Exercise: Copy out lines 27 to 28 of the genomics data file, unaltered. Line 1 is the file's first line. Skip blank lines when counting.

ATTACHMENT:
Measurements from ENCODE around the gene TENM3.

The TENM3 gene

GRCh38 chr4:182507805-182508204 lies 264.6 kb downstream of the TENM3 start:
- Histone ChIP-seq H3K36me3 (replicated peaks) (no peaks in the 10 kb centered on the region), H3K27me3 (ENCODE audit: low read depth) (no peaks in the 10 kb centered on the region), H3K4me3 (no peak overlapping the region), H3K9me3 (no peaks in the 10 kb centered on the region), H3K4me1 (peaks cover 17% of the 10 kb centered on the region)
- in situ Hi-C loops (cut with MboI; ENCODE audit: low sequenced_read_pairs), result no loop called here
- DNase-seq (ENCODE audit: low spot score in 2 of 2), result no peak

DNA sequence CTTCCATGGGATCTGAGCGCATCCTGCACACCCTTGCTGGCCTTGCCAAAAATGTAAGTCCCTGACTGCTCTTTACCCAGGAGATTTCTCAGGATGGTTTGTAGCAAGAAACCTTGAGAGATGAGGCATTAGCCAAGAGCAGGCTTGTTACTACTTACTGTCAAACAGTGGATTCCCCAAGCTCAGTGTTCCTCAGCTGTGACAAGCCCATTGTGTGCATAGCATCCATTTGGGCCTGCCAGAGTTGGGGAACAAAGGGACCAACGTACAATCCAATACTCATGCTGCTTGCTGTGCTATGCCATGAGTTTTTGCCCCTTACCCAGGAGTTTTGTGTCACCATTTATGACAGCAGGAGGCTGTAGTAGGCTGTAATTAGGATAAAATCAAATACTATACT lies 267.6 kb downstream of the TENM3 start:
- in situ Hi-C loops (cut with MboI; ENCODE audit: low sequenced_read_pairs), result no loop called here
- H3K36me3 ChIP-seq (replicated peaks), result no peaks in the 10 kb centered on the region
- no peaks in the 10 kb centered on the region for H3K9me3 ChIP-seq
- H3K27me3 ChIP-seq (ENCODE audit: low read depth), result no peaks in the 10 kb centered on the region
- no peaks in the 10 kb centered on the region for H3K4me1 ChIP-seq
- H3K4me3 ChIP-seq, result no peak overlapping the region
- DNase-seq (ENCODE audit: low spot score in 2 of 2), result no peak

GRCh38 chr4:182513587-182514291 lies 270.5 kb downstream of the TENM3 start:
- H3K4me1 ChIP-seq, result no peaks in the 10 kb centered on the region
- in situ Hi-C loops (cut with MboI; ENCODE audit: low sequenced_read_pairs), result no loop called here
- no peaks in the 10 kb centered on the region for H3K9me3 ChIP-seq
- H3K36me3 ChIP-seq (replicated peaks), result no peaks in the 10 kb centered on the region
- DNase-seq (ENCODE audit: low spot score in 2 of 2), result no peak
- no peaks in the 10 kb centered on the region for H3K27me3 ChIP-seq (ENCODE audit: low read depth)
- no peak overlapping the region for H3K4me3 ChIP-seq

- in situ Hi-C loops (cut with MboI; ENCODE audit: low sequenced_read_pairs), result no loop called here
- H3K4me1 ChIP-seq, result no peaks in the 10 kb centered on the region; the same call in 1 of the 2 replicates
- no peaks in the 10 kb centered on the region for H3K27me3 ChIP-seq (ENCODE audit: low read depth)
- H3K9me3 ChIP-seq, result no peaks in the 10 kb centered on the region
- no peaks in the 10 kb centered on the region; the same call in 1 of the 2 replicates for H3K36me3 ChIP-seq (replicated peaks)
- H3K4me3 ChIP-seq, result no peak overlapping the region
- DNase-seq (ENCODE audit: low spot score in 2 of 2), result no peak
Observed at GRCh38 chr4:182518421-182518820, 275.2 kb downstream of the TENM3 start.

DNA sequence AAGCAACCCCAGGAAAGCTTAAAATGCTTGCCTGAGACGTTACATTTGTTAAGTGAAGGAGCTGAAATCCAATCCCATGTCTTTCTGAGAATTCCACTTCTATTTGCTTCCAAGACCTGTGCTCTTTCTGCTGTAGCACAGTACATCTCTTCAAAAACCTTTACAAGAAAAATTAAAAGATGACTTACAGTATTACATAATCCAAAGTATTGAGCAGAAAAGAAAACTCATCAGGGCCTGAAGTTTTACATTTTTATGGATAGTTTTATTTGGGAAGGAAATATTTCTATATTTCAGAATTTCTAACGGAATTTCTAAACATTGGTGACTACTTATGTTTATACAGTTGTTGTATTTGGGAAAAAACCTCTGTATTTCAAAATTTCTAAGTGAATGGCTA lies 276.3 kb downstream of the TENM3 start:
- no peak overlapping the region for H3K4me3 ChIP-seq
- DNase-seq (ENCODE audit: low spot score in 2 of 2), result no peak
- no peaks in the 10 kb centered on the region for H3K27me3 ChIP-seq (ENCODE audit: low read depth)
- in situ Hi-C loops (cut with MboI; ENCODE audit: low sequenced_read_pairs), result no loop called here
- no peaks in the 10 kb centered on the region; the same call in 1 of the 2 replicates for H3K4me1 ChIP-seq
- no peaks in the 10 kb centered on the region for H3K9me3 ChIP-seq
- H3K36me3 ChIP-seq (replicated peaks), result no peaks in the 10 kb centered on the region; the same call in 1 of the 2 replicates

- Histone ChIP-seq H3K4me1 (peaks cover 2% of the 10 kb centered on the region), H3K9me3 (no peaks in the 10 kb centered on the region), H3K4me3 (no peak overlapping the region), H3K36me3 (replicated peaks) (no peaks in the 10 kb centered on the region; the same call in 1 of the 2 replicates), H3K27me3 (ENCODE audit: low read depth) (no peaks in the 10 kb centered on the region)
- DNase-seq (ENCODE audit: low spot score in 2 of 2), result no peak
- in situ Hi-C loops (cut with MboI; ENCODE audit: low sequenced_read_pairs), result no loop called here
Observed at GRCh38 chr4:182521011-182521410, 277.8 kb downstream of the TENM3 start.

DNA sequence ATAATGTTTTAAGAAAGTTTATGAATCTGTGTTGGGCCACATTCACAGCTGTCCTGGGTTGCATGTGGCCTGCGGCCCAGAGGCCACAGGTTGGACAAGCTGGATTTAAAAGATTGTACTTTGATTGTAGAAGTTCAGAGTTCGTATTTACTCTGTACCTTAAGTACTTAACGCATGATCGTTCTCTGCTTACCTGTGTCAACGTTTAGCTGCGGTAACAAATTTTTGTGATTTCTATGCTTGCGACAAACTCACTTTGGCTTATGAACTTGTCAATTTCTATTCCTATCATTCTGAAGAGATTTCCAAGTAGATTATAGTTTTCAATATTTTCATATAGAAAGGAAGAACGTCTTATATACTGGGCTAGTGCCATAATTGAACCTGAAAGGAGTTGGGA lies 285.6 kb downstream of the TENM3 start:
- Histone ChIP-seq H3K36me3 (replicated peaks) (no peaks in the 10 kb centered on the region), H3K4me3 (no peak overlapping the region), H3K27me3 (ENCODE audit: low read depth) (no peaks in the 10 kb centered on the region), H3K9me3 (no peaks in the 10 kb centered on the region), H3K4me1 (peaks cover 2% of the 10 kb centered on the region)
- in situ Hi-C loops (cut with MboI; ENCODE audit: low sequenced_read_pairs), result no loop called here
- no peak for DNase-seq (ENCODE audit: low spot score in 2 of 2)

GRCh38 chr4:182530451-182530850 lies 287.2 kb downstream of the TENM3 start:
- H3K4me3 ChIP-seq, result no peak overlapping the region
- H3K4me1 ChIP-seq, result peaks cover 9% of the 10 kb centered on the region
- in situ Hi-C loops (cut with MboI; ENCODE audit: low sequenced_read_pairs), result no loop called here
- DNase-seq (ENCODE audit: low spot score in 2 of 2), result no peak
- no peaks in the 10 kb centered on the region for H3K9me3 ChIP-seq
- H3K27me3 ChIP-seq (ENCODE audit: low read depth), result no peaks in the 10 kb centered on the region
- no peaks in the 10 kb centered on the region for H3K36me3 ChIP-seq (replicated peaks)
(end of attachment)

- no peaks in the 10 kb centered on the region; the same call in 1 of the 2 replicates for H3K36me3 ChIP-seq (replicated peaks)
- H3K4me3 ChIP-seq, result no peak overlapping the region